Earle's Tenure[edit]

Earle renegotiated with the company's creditors, raised new loans, and cut expenses to keep the company afloat.[6] He bought up some of the company's debt personally and reorganized the business.[9] Earle also promoted the company's IXL maple flooring,[6] just in time for an upswing in demand.[10] Wisconsin Land & Lumber developed a tongue in groove process which lead to the company being the United States' largest hardwood floor producer at one time.[8] The IXL logo became an industry benchmark, with architects specifying "IXL or equivalent" in contracts.[6]

With the increase in demand for hardwood flooring, the company prospered.[10] The last of the company's debt was finally retired in 1910.[6] When timbered land became too expensive to purchase, Earle began buying logs from small jobbers.[10] Earle remained at the helm of the company until his death in 1923, when control passed to his two sons, G. Harold and Stewart Prescott Earle.[10] The site in Hermansville remained the firm's headquarters until the death of the last of Meyer's grandsons in 1978.[3]

Buildings[edit]

The main building contains artifacts from the 19th century with minimal changes from the 20th or 21st century.[7] The structure is a two-story, wood-framed building with a T-shaped plan.[3] The exterior is sheathed with clapboard siding, which is divided by horizontal and vertical stickwork aligned with the windows on the front and sides, as well as diagonal stickwork on the gables.[3] Open triangular brackets support the eaves.[3] Entrance doors on the front and side are accessed through small gabled porches.[3] The rear of the building is sheathed with simple clapboard siding, with minimal ornamentation.[3]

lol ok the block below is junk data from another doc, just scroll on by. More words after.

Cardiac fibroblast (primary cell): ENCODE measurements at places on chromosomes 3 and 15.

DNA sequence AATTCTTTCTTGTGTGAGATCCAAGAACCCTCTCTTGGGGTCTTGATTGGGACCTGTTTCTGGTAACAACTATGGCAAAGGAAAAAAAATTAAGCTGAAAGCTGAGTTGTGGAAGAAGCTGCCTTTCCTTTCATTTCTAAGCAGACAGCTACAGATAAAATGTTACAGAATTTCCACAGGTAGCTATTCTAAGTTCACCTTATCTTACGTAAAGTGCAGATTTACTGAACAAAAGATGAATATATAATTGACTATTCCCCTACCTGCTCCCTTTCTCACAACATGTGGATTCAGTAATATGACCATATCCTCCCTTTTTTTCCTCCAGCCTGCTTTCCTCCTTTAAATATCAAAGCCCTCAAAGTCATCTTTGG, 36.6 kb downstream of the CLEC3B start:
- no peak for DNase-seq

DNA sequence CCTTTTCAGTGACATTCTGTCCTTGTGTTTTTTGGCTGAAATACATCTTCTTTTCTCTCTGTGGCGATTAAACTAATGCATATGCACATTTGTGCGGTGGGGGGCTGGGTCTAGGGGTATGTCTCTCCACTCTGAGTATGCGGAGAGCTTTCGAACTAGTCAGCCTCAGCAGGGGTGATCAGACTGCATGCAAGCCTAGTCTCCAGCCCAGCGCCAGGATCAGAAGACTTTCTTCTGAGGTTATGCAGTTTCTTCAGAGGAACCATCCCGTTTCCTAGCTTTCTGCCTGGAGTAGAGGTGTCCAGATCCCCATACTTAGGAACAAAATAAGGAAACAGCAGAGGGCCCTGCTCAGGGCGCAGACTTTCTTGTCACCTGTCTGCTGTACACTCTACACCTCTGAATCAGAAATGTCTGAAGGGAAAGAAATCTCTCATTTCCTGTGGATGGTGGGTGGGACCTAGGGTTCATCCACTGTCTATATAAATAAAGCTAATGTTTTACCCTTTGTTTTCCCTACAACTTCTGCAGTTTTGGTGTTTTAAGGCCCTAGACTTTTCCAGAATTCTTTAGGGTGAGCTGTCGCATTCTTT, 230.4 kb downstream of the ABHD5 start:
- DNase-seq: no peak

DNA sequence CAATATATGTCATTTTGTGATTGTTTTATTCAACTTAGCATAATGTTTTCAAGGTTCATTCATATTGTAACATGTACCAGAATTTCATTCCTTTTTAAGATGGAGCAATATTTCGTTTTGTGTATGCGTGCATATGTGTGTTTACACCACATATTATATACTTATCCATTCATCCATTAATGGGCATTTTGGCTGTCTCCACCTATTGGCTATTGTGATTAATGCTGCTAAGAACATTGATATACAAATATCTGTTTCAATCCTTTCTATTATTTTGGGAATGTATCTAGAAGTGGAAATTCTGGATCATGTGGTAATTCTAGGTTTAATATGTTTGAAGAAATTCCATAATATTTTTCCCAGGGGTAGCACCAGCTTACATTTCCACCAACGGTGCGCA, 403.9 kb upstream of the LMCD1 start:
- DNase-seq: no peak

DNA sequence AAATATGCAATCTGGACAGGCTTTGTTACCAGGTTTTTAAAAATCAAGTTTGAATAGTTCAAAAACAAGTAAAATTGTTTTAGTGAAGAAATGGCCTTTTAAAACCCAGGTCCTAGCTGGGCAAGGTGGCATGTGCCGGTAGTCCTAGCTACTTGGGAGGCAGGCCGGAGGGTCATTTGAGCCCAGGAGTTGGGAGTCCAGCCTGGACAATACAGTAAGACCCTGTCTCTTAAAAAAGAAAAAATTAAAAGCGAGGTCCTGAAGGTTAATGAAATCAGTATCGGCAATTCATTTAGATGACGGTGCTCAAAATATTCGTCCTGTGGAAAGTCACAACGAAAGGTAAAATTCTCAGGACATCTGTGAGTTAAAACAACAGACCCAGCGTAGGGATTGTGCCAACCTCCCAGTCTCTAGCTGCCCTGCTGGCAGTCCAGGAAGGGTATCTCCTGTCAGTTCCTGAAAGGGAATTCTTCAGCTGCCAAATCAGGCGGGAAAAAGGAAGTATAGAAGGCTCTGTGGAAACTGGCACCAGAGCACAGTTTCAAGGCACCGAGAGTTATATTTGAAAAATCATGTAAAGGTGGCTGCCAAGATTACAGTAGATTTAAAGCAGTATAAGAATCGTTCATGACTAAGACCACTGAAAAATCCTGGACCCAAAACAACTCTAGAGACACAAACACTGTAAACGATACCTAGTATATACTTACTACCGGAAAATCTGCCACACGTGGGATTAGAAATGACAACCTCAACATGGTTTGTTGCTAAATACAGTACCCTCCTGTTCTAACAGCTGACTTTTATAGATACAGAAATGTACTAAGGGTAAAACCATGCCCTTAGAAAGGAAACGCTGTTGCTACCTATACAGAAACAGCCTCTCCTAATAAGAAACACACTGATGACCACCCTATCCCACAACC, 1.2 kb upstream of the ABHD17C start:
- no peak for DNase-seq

The building holds documents from the company which the public can view.[7] Other items in the building include crank telephones, oak desks, dictaphones, inkwells, and adding machines.[7] The paymaster's office is located near an entrance; workers were paid in company scrip which they could use to purchase items from the company store.[7] The second story of the building was a residence.[7]

The company built the town and the worker's houses until it sold them off after World War II.[7] Other building still in the museum complex include a company house, the farm produce warehouse for Wisconsin Land & Lumber, and a restored train depot.[11]

Images[edit]

References[edit]

  1. ^ a b "National Register Information System". National Register of Historic Places. National Park Service. 2009-03-13. 
  2. ^ "Ixl Historical Museum". Google maps. Retrieved 29 December 2009. 
  3. ^ a b c d e f g h i "Wisconsin Land and Lumber Company Office Building". state of Michigan Dept of History, Arts, and Libraries. Retrieved 30 December 2009. 
  4. ^ "Duca recognized by IXL Museum for service". The Iron Mountain Daily News (Iron Mountain, Michigan). June 27, 2009. Retrieved 29 December 2009. 
  5. ^ a b "Ixl Historical Museum". Michigan Travel and Tourism Official Site. Retrieved 29 December 2009. 
  6. ^ a b c d e f g h i j k l Theodore J. Karamanski, Deep woods frontier: a history of logging in northern Michigan, Wayne State University Press, 1989, ISBN 0-8143-2049-X, pp. 147-150.
  7. ^ a b c d e f g h i "Hunt's Guide to Michigan's Upper Peninsula". Midwestern Guides. Retrieved 29 December 2009. 
  8. ^ a b "IXL Historical Museum". Michigan Backroads. Retrieved 29 December 2009. [dead link]
  9. ^ a b c d e f g h i j k A history of the northern peninsula of Michigan and its people, The Lewis Publishing Company, 1911, pp. 1450-1454.
  10. ^ a b c d John Bartlow Martin, Call it north country: the story of upper Michigan, Wayne State University Press, 1986, ISBN 0-8143-1869-X, pp. 153-168
  11. ^ "Brochure". IXL Historical Museum. Retrieved 29 December 2009. 

External links[edit]